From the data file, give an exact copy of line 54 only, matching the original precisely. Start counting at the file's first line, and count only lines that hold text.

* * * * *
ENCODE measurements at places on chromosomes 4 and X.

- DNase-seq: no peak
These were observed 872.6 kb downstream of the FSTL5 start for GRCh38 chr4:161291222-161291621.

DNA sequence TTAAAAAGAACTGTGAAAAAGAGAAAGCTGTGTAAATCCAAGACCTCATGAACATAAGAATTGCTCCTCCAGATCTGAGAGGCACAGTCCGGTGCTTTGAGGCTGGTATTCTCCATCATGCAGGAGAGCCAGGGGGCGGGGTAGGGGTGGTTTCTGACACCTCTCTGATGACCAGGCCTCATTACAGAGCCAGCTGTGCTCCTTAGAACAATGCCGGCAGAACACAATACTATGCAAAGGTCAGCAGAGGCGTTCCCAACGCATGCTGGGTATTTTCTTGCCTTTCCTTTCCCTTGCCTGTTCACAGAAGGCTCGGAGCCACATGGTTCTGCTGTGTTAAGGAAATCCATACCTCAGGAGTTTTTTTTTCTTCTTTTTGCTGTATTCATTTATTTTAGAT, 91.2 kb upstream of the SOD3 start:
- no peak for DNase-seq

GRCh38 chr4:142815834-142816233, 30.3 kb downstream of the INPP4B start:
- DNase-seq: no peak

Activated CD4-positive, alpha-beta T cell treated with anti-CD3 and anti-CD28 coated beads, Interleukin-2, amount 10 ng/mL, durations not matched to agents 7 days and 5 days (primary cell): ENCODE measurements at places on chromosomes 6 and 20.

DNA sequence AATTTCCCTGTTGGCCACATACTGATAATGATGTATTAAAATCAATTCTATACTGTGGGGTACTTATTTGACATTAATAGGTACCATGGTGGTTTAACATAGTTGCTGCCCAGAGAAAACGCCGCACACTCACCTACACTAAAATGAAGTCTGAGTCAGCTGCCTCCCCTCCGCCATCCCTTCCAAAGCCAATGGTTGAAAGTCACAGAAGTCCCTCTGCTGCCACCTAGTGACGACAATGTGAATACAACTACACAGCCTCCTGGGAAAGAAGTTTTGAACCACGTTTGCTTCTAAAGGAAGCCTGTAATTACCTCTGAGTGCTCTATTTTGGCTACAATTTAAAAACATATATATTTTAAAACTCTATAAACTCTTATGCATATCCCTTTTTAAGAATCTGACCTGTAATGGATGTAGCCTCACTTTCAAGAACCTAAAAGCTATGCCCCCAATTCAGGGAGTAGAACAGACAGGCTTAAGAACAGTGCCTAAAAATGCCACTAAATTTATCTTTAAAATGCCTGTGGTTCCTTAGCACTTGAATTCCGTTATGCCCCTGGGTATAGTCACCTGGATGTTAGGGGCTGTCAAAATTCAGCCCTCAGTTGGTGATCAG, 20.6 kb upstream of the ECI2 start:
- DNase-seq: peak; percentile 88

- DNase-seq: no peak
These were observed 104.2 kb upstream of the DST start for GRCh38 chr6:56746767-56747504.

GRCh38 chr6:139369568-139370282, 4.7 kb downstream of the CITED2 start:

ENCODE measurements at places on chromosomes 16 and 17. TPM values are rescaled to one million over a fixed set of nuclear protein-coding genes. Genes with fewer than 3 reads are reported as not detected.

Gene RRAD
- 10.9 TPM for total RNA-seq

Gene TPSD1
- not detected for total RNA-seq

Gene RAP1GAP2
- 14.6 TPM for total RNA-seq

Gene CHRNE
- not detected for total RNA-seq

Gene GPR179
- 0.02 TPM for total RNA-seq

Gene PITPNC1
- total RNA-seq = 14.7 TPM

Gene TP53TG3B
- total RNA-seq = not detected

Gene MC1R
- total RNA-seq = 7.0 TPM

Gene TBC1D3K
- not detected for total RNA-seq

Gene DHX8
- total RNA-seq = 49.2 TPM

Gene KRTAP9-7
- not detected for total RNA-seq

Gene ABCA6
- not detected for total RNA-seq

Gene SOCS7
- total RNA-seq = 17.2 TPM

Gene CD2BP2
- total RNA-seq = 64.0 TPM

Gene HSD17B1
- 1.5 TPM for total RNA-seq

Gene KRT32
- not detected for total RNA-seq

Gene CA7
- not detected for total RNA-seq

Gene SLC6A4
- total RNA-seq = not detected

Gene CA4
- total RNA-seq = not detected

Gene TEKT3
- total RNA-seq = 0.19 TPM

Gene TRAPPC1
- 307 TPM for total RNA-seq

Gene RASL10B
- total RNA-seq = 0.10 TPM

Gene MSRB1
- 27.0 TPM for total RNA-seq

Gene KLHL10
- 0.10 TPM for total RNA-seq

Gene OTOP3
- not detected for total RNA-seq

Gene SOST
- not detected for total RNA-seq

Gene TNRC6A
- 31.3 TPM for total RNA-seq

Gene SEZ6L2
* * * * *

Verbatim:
- total RNA-seq = 0.19 TPM